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Author:Bradbury, Katharine L. 

Journal Article
How much do expansions reduce the black-white employment gap?

Regional Review , Volume 10 , Issue Q3 , Pages 5-7

Working Paper
Levels and trends in the income mobility of U.S. families, 1977−2012

Much of America?s promise is predicated on economic mobility?the possibility that people can move up and down the economic ladder during their lifetimes. Mobility is of particular consequence when economic disparities are increasing. Using panel data and mobility concepts and measures adapted from the literature, this paper examines 10-year income mobility levels and trends for U.S. working-age families during the time span 1977?2012. According to many measures, mobility, already limited in the 1978?1988 decade, declined over ensuing decades: families? later-year incomes increasingly depended ...
Working Papers , Paper 16-8

Working Paper
The Roles of State Aid and Local Conditions in Elementary School Test-Score Gaps

Equal educational opportunity is a core American value. Yet many children of low-income or minority racial or ethnic status attend public schools that are lower quality compared with those that white children or high-income children attend. And data indicate that, on average, low-income or minority children score lower on states’ elementary-school accountability tests compared with higher-income children or white children. Such test-score gaps serve as evidence of unequal educational opportunity. This study uses information from metropolitan areas and from school districts to understand ...
Working Papers , Paper 21-2

Journal Article
Growing inequality of family incomes: changing families and changing wages

It is widely known that the incomes of U.S. families became more unequal during the 1980s. The reasons for this rise, however, are not at all clear. Numerous factors have been implicated including slow growth, rising demand for highly educated workers, and shifts in family structure and family members' work patterns.> This article describes the 1973-94 increase in inequality of family incomes and related shifts in wage inequality, work trends, and family patterns. The author also examines patterns of inequality among the nine Census regions in the United States and differences in their ...
New England Economic Review , Issue Jul , Pages 55-82

Journal Article
Women's rise: a work in progress

Recent data show declines in labor force participation for highly educated women, but the causes of these changes are not easy to identify.
Regional Review , Issue Q 1 , Pages 58-67

Journal Article
Issues in economics: are lifetime incomes growing more unequal?: looking at new evidence on family income mobility

Since most people judge their well-being by comparison with others, widening inequality of lifetime incomes may threaten our standing as a "land of opportunity."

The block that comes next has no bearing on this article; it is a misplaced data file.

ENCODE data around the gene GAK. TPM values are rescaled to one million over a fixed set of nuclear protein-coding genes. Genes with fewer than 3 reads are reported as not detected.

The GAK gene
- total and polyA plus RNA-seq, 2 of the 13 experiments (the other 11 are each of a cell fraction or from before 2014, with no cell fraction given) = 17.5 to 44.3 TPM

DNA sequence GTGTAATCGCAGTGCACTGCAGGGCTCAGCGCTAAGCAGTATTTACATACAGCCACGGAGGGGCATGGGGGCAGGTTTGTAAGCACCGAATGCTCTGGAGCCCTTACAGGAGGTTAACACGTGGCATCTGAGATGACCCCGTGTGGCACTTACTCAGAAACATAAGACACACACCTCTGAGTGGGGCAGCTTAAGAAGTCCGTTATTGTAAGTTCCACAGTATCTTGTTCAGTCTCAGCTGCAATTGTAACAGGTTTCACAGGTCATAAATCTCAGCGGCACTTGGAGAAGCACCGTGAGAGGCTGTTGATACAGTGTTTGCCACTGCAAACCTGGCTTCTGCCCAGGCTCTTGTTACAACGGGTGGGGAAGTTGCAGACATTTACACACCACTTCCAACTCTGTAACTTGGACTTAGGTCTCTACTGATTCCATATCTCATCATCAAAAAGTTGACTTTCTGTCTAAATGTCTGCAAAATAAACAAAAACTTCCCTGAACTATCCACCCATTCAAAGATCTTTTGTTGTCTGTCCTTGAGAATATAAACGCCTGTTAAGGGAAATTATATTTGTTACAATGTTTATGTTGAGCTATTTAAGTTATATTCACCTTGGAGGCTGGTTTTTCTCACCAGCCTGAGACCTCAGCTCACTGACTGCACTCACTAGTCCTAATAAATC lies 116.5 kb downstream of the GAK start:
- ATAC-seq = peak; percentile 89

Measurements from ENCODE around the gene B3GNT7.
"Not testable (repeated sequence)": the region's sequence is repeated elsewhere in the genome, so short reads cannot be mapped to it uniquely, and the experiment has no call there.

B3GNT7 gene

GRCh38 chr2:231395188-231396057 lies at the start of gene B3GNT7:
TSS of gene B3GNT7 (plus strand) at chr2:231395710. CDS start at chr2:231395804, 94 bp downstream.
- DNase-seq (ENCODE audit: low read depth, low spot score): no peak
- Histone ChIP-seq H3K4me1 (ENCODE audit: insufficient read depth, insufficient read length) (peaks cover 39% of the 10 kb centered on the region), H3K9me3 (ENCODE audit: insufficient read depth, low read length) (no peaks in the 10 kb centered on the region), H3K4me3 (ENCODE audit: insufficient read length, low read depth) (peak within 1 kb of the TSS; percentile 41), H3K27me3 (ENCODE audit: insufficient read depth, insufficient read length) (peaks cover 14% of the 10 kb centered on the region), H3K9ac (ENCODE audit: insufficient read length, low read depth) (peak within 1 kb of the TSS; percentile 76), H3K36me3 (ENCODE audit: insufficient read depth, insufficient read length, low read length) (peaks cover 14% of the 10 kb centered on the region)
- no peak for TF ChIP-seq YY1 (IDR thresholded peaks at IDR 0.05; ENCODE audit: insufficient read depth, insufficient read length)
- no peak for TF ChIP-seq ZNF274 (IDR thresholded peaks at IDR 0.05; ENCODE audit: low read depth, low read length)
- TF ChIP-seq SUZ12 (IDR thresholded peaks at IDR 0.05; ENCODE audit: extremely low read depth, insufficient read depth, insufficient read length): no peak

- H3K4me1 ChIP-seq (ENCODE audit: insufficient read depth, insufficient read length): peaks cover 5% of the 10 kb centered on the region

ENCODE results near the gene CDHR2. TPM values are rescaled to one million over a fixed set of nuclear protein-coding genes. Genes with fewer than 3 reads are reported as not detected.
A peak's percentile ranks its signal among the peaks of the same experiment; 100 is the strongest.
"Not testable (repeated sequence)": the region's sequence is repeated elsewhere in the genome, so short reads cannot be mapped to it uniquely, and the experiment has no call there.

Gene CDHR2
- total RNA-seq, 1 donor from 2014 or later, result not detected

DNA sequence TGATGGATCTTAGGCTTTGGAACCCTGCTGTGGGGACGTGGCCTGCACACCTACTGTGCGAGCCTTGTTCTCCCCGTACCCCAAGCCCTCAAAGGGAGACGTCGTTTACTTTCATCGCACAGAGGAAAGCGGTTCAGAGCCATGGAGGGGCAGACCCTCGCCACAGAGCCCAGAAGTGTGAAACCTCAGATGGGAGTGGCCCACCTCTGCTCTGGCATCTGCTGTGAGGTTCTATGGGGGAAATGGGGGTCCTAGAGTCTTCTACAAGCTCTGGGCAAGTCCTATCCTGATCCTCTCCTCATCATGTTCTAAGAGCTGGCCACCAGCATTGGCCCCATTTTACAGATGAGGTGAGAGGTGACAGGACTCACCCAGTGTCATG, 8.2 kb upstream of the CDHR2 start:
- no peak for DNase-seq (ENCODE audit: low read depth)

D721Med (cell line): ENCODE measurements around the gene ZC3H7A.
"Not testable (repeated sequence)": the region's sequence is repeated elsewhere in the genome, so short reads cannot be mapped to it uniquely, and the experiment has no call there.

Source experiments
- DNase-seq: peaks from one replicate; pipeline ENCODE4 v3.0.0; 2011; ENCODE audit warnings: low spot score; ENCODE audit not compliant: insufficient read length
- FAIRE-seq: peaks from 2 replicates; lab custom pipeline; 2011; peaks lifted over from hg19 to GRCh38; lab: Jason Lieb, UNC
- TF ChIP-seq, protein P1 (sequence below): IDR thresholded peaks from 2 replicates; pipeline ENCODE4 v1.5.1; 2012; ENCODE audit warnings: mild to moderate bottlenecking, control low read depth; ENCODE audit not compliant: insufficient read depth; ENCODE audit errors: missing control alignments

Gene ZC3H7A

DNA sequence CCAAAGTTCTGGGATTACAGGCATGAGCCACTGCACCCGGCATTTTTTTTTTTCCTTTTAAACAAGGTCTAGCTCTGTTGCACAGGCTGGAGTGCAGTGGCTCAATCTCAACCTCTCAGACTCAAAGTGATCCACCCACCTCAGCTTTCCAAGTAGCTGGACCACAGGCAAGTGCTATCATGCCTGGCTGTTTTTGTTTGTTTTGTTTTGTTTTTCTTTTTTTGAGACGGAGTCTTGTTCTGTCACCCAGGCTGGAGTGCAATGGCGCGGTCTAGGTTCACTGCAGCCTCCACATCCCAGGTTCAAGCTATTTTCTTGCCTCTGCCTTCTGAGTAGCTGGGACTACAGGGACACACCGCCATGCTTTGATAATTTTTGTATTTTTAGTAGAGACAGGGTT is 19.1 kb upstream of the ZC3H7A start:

Regional Review , Volume 12 , Issue Q 4 , Pages 2-5

Regional differences in the impact of energy price increases

This Public Policy Brief presents estimates of the impact of price increases projected by the U.S. Department of Energy for the winter of 2004-5 on consumers in the nine Census divisions and selected metropolitan areas. It is based on materials presented in a briefing to the President of the Federal Reserve Bank of Boston in December 2004.
Public Policy Brief

Journal Article
Can local governments give citizens what they want? Referendum outcomes in Massachusetts

Economists and political scientists have long debated the nature of the process that determines government taxation and service levels in a democracy. During the 1980s, the role of referenda in determining city and town property taxes, and hence local spending, increased dramatically in Massachusetts. This article uses recent Massachusetts experience to examine the degree to which citizens "get what they want" from the local public sector and what it is they seem to want. ; The passage of Proposition 21/2 in November 1980 signalled both a shift in statewide voter sentiment against local ...
New England Economic Review , Issue May , Pages 3-22

Racial and Socioeconomic Test-Score Gaps in New England Metropolitan Areas: State School Aid and Poverty Segregation

Test-score data show that both low-income and racial-minority children score lower, on average, on states’ elementary-school accountability tests compared with higher-income children or white children. While different levels of scholastic achievement depend on a host of influences, such test-score gaps point toward unequal educational opportunity as a potentially important contributor. This report explores the relationship between racial and socioeconomic test-score gaps in New England metropolitan areas and two factors associated with unequal opportunity in education: state equalizing ...
New England Public Policy Center Research Report , Paper 21-2

Journal Article
New England: the regional recovery

New England Banking Trends , Issue Spr , Pages 3-10



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